Mark Andrews on Saturday: Woke coke, a great block, and why modern politics is a joke
Read today's column from Mark Andrews.
According to investigative journalist Anthony Loewenstein, there is a burgeoning market for ‘woke coke’ in some of our trendier cities. Apparently, middle-class liberals who attend dinner parties in places like Islington are suffering pangs of guilt about where their cocaine comes from.
To counter this, they are turning to the dark web in search of ethical drug dealers, who presumably pay a fair price to their growers, employ only free-range child-mules, and ensure everybody gets the living wage.
Whatever next? Fairtrade heroin? Gluten-free cannabis? Along with farm-assured, GM-free magic mushrooms, obviously.
If the Government is really serious about tackling drug abuse, it should start inviting some of these bozos into schools to give talks.
“Look children, this is what drugs do to you. Just say no.”0
It was sad to hear about the death of Stan Hill at the age of 90. The driving force behind the Black Country Society, he worked tirelessly to change people’s perceptions of the area.
He also spent years trying to resolve the age-old debate about where the Black Country actually was, combing through mountains of historic documents, speaking to countless experts, and painstakingly researching the area’s history.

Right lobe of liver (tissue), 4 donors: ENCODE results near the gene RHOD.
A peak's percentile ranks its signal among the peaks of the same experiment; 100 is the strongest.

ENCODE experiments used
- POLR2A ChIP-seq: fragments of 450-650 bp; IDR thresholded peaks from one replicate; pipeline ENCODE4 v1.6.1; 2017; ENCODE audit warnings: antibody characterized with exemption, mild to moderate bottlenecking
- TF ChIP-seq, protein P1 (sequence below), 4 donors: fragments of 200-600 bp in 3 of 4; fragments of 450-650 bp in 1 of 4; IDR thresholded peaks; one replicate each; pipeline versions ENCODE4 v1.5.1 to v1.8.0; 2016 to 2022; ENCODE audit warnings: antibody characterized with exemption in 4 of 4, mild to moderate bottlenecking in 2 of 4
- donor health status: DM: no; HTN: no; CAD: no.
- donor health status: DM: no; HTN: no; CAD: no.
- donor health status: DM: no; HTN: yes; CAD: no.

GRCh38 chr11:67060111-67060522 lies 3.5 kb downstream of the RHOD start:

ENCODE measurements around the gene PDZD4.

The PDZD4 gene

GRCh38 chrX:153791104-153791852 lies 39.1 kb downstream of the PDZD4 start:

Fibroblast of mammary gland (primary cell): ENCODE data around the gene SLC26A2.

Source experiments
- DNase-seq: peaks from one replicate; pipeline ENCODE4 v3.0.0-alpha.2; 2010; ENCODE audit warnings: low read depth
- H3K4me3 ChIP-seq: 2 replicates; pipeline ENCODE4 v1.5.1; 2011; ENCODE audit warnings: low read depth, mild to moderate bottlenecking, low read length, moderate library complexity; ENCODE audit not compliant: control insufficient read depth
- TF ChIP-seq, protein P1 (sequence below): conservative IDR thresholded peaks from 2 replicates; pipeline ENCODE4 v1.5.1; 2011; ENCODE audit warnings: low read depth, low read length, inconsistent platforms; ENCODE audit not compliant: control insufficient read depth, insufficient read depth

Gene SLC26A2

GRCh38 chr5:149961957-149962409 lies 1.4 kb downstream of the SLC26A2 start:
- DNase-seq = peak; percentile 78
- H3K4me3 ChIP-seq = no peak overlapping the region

And the conclusion? “It’s a state of mind,” he replied, tactfully.
Has anybody else had difficulty finding a bog-standard office diary? Not so long ago, any business worth its salt gave them away as a cheap way to promote their brand.
Not so these days, and when I finally got round to buying my 2020 diary the other week, I was surprised how few shops actually stocked them. Plenty of ‘travel journals’ and stationery sets with Frozen characters on the cover, but nothing you could sensibly use for work. It doesn’t help that I am stingy, of course, setting a maximum budget of £1. But even so, you would have thought Poundland might have had one.
Then again, last time I bought a diary from Poundland, it didn’t end terribly well. It looked beautiful, with a smartly embossed cover. It was only when I went to use it that I found it was multi-lingual ¬– with Russian as the primary language.
Labour leadership contender Rebecca Long-Bailey says she does not knowingly have any Tory-voting friends. And if she did, they wouldn’t admit to it ‘because I would be angry’.
Doesn’t that just sum up the nasty tribalism of modern politics? A humourless, illiberal void where no dissent is tolerated, where every choice is binary, and where virility is measured by the level of venom directed at one’s opponents.
And apart from being unpleasant, this attitude is also rather stupid. Assuming Mrs Long Bailey aspires to one day become Prime Minister, as opposed to leading a disgruntled protest movement, she will need to persuade millions of people who voted Conservative last time to change their allegiance. She will need to convince them that she, rather than Boris Johnson, best represents their interests, and stands the best chance of helping them fulfil their dreams.
Telling your main target market you are very angry with them and don’t want to be their friend doesn’t seem a very clever way to go about that.